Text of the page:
The Christmas of 1914 sees the last gasp of the nineteenth century. German troops decorate their trenches with Christmas decorations on December 24, 1914, and sing Christmas carols. The British troops opposite them respond by singing their own carols, and before too long both sides are shouting Christmas greetings at each other. The artillery falls silent, and soldiers from both sides emerge from their trenches and meet in No Mans Land, exchange small gifts, and, legend has it, play a game of football, which ends when the ball deflates on a sharp piece of barbed wire. While perhaps noble, the generals are horrified, and on following years of the war heavy artillery barrages are scheduled for Christmas Day to prevent any more fraternisation with the enemy. By the end of the war, the events of Christmas 1914 seem part of another age, never to return.


In any case, Christmas comes and goes, and the eager volunteers remain in France. Predictions of a quick war have proven unfounded, but the generals remain hopeful of a knockout blow to win the war at a stroke.

In an attempt to force such a blow, and with the action deadlocked on the Western Front, the British First Lord of the Admiralty, Winston Churchill, proposes an attack on the Turkish peninsula of Gallipoli. A naval attack ends in disaster as six Allied ships are sunk by mines in the straits and are forced to withdraw. The British resolve to try again with assistance from the army, and on April 25th British, French and ANZAC forces attack the Gallipoli peninsula. But the element of surprise has been lost and the Turks are now lying in wait. Turkish soldiers, firing from prepared positions in the hills, pin down the Allied force on the beaches and keep them there. The Allies dig in as best they can, and in the hot Mediterranean climate endure conditions suffered by no soldier in France. Typhus and dysentery wrack the invading Allied army, the smell of rotting corpses can be detected on the British ships three miles out to sea. They remain for several months, until defeat is finally admitted during the winter of 1915. By January 1916 all the troops have been extracted, but the war has claimed another 265,000 casualties.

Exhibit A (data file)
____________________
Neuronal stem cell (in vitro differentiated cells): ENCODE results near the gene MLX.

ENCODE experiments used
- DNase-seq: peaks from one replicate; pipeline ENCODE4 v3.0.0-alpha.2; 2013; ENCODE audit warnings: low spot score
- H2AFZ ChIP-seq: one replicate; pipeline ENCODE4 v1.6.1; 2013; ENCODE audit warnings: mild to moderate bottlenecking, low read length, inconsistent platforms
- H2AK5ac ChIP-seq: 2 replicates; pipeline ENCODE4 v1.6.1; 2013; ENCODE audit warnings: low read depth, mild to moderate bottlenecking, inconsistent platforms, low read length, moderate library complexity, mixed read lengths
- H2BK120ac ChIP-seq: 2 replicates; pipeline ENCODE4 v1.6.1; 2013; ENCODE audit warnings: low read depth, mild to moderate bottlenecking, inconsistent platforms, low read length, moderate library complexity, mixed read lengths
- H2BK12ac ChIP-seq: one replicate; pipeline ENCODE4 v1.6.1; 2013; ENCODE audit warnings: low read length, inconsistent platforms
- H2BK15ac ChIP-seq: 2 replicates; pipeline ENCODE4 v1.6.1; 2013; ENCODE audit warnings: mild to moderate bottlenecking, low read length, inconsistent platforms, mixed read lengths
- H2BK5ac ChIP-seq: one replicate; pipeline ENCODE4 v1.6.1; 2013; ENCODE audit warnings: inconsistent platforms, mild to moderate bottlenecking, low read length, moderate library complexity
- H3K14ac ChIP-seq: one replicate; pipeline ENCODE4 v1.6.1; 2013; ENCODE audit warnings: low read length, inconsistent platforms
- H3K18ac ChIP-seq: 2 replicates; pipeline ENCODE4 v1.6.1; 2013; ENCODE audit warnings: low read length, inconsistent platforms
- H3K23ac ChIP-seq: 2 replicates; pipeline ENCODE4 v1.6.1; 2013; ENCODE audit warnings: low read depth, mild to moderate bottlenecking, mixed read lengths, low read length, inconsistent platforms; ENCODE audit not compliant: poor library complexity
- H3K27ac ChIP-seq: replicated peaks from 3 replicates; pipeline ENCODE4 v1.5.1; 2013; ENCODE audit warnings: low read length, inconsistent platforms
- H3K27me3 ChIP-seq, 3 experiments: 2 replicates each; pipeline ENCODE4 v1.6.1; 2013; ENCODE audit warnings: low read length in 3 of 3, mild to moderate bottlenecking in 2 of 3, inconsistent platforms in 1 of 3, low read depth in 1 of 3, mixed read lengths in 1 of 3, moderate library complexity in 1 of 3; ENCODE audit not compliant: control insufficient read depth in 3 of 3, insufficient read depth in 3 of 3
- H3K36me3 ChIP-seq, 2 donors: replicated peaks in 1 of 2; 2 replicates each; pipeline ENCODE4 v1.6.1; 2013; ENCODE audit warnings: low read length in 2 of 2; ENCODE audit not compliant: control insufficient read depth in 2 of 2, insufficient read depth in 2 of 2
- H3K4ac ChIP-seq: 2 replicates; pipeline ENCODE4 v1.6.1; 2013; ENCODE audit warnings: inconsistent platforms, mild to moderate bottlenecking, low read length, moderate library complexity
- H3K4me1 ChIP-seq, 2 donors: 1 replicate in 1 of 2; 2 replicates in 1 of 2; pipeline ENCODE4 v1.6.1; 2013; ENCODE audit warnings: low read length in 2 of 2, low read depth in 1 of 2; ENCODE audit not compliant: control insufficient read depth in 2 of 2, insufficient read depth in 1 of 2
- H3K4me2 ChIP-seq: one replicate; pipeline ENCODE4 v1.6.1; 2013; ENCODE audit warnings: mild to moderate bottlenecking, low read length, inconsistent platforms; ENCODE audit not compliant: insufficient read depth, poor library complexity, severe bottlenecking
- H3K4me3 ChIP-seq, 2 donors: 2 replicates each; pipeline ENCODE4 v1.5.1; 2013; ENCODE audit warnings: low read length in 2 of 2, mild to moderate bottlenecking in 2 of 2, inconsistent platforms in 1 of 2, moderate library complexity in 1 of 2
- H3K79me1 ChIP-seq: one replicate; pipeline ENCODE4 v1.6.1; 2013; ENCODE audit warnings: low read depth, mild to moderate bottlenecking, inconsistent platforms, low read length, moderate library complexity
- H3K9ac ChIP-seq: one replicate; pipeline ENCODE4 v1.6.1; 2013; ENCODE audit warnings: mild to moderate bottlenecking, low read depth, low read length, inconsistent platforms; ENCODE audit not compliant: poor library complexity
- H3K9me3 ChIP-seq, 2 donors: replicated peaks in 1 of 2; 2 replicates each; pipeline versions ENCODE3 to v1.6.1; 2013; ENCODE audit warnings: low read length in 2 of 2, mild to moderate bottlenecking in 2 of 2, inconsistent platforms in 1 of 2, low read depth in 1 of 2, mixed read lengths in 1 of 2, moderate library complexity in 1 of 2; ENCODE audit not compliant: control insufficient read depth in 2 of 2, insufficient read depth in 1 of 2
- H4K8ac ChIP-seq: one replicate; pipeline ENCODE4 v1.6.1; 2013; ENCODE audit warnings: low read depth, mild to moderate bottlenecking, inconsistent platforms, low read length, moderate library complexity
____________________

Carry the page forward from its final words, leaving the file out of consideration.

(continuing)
Meanwhile, on the Western Front, new weapons are being tried. On April 22nd the Germans release chlorine gas at Ypres. The greenish yellow clouds of gas panic the African colonial troops stationed there, and leave Ypres exposed, only the swift response of nearby British and Canadian troops avert disaster. Limited Allied offensives at Loos and Artois meet with little success, hampered as they are by incompetent commanders, and the casualty list grows still further.


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